W-Systems COVID-19 Business Continuity Read More
Russ Coulon was a man with an opportunity and a problem: how to get ERP sales information from his company’s server to cloud-based CRM software? It sounded difficult and expensive at best…and impossible at worst.
Russ is the IT Administrator at Allied Electronics, Inc. Never heard of Allied? If you’ve pumped gas, you’ve probably met. Allied is a major parts supplier for gas stations around the world: everything from nozzles to credit card readers, from receipt paper rolls and fuel filters to intercom systems and dispenser product decals. Allied carries over 33,000 parts to keep the fuel flowing for a who’s who of oil companies-- Chevron, Hess, Citgo, BP, Texaco, Shell, Exxon, Costco, Pilot, and many more, both in the US and overseas.
Allied also integrates the different hardware and software at gas stations using its popular NeXGen Forecourt Controller, a device which removes much of the “heavy lifting” for a point-of-sale by managing the strenuous communication demands of fuel dispensers, card readers, leak detection systems, car wash controllers, electronic price signs, and other devices. Allied works constantly with customers and vendors to meet the demands of today’s convenience-store environment. This includes software that allows for loyalty programs in the form of price-per-gallon discounts at the pump, custom display prompts at the dispenser card reader, and Ethernet capabilities that allow for remote troubleshooting and diagnostics.
Allied is just starting to develop strategic plans for using reports to drive more sales. Looking forward, as the fuel industry creates more green and competitive-marketing initiatives, Allied plans to use their new system more and more heavily.
“We now have the capability to do traditional mailings and emails within SugarCRM,” said Russ. We’re looking forward to creating marketing newsletters and email campaigns in the future. W-Systems will help us with that project. We’re also looking forward to the Q3 release of Sugar’s newest version with html coding for faster screen refresh times.”
It’s a small business of less than thirty people. Business is good-- but Allied wanted to focus on expanding revenues in two specific ways: customer retention and increased parts sales.
“Everybody has rich information in our accounting system—but our sales staff wanted to look at sales by customer or by product. Could they get reports on who had a particular brand of gas pump, and promote parts to them? If suppliers expected a price increase, could they run specials in advance? We wanted to create a system that would offer the sales team that kind of information. Knowing who was buying what meant that we could market more effectively to customers.”
Allied also wanted to focus on knowing when customers stopped purchasing. “We weren’t doing a very good job of following up with customers. The internet has driven competitive pricing more and more. If one of our customers stops buying, it’s one of two reasons: either they’re buying from a competitor, or they’re putting off upgrades that help business run better. Being aware of purchasing ‘gaps’ offers us sales opportunities. Once again, all signs pointed that we really needed to get our accounting information into a CRM where we could use it for marketing.”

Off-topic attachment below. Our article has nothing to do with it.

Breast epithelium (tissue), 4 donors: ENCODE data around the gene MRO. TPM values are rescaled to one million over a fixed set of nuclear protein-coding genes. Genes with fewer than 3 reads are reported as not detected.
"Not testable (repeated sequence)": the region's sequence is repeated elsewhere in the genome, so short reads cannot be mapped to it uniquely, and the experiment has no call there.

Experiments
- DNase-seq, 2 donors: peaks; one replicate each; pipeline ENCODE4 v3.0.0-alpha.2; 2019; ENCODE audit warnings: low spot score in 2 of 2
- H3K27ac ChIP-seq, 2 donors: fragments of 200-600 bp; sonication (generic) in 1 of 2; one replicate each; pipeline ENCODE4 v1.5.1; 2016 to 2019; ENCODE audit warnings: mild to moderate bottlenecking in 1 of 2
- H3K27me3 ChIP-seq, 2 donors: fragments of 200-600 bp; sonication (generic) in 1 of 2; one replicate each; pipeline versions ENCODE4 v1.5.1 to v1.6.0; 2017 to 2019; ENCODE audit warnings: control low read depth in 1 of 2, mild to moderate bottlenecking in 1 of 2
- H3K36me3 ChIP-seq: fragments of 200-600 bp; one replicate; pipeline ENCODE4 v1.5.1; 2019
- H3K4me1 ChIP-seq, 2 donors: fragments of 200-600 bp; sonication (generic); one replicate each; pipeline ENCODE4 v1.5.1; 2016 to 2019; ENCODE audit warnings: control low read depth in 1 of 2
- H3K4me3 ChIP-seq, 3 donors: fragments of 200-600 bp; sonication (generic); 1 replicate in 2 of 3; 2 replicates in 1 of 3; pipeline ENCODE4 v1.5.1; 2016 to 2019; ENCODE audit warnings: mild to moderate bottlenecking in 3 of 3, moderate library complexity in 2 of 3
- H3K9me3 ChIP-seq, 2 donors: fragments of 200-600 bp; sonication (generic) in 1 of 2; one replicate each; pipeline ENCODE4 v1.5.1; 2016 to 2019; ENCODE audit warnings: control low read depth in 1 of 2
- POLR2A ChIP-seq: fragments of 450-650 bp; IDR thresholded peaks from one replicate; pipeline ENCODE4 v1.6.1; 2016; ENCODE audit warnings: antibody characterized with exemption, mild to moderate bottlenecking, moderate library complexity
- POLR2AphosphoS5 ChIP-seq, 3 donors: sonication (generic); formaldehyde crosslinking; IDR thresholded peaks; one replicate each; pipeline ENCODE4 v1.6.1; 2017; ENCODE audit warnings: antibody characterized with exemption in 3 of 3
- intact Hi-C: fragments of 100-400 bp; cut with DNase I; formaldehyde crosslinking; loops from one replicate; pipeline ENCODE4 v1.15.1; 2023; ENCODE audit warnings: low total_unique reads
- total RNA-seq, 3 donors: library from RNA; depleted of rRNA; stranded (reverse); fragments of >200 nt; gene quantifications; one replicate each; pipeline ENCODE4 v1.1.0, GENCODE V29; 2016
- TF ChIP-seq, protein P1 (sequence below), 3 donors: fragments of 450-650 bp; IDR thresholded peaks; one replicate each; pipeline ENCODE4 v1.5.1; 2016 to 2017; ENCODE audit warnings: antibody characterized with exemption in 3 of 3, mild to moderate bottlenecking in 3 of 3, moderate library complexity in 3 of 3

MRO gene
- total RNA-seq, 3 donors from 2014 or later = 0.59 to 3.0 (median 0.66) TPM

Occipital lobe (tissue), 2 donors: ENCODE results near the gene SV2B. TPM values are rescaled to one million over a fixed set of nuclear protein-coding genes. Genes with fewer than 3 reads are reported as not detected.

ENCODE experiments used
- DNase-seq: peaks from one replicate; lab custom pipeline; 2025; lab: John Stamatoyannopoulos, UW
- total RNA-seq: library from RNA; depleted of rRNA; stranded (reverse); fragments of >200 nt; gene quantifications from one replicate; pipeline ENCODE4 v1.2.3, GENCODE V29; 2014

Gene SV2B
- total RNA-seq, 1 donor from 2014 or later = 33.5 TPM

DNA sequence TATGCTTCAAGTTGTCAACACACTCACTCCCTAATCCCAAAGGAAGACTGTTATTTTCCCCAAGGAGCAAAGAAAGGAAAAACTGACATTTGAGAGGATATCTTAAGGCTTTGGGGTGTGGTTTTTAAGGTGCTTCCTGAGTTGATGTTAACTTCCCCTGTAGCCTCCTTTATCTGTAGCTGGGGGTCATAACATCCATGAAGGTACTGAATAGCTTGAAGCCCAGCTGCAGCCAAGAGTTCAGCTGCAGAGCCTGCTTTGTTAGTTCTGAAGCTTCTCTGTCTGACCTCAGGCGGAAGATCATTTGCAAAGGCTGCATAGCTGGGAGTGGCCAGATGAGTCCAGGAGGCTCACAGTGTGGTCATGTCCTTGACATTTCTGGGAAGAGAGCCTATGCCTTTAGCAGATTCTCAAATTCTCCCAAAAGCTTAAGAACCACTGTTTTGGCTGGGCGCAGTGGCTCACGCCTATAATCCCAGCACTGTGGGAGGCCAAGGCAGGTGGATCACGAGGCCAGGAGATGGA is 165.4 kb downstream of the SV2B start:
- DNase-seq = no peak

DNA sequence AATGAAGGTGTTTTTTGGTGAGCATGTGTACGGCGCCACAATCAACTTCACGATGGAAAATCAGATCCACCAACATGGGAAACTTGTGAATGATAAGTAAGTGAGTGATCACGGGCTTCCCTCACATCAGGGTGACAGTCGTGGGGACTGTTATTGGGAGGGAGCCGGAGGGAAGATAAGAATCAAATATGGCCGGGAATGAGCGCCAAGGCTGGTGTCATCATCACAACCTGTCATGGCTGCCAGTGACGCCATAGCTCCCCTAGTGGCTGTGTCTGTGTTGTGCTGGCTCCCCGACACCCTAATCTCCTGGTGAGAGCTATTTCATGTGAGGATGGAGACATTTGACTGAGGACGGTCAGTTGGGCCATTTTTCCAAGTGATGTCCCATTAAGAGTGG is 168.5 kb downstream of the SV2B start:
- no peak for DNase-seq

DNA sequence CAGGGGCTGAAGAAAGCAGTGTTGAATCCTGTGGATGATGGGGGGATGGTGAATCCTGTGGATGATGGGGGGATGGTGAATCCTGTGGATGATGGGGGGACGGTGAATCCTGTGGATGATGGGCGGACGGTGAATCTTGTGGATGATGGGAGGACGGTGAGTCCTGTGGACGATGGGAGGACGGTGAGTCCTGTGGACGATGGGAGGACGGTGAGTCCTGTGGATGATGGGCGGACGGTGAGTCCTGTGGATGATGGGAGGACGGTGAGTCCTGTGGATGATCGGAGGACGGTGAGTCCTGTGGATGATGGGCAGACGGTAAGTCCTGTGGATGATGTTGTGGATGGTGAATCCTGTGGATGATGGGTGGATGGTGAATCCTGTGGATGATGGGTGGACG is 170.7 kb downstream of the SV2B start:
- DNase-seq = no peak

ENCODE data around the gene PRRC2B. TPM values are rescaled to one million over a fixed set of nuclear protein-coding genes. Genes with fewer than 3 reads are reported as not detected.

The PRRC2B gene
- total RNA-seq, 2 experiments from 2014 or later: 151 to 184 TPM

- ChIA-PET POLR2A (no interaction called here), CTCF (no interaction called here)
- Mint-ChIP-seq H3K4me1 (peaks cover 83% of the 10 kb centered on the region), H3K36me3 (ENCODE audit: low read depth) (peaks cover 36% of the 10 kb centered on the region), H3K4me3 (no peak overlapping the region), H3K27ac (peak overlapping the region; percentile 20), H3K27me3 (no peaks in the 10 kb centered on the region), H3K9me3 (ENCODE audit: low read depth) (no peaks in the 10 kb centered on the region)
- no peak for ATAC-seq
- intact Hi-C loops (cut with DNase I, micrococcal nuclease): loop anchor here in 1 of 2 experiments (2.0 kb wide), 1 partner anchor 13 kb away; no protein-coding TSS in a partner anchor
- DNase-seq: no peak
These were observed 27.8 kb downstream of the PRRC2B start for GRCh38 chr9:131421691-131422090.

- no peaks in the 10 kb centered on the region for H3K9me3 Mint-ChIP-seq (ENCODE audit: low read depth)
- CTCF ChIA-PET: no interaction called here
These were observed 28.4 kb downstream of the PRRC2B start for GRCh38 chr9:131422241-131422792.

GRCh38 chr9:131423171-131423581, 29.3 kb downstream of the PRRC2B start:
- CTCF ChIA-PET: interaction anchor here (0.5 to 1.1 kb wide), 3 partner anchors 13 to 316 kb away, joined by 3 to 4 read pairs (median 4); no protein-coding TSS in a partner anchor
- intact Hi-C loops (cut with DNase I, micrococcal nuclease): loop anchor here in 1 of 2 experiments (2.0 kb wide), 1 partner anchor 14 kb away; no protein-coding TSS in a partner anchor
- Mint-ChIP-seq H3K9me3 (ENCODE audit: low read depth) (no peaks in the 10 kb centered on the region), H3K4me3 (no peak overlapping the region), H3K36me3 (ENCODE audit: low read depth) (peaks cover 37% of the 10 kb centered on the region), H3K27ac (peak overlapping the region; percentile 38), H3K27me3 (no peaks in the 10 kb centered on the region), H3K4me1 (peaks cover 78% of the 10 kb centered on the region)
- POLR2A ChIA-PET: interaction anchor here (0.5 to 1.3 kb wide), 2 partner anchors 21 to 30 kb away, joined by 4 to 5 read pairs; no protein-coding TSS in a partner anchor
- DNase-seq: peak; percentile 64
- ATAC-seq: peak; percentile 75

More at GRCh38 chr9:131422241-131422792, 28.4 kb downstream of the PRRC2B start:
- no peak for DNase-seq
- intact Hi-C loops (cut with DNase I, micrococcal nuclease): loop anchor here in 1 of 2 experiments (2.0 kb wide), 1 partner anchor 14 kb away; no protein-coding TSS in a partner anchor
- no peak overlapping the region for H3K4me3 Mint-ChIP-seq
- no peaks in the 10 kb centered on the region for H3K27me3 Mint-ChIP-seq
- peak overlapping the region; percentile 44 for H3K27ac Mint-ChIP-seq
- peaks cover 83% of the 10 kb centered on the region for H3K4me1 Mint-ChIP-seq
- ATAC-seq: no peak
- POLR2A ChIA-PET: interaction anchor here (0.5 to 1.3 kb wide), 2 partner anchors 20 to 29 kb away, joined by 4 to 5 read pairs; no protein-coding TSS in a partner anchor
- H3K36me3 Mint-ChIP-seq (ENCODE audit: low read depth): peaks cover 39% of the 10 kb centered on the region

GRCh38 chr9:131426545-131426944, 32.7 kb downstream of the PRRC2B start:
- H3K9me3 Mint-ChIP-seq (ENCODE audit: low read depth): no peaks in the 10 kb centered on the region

Tech Tidbit: More about REST
Representational State Transfer (REST) is a style of software architecture which had emerged as a predominant web API design model. REST facilitates the transaction between web servers by allowing loose coupling between different services. REST is less strongly typed than its counterpart, SOAP. The REST language uses nouns and verbs, and has an emphasis on readability. Unlike SOAP, REST does not require XML parsing and does not require a message header to and from a service provider. This ultimately uses less bandwidth. REST error handling also differs from that used by SOAP. Predominantly, use of SOAP is to invoke behaviors while REST invokes information.
Allied had had experience with ACT! contact management software, but didn’t feel it was the right tool for their sales staff. “We wanted a Cloud CRM so we could focus on marketing and not maintenance. With two offices (Bristol, PA and San Diego, CA) and limited staff, we didn’t want to have to upgrade software when new builds came out. And with global sales, we wanted to have access anywhere,” Russ related. “We looked at Salesforce.com, but it had some limitations and we weren’t crazy about the pricing. SugarCRM seemed to be a better fit all around. It offered a better price and more importantly, SugarCRM was more open to customization for importing data and getting reports back out.”
An interesting aspect to this project is that the entire thing took place in the Cloud. Chris and Russ never actually met during the entire project, because everything was done over the phone and the internet.
“We finally met face-to-face at SugarCon this year, at the Waldorf-Astoria in New York.” Was the meeting what he expected? “Actually, yes,” laughed Russ. “I used to work with an engineer whose voice was very much like Chris Wettre’s, so I always pictured Chris looking like him. The funny thing is, he really did!”
Asked if he’d recommend SugarCRM and W-Systems, Russ responded with an enthusiastic yes. “Especially because W-Systems was so easy to work with. They stayed in budget and stayed in the project time frame. They know what they’re doing. It was a very well managed project.”
W-Systems was so easy to work with. They stayed in budget and stayed in the project time frame. They know what they’re doing. It was a very well managed project.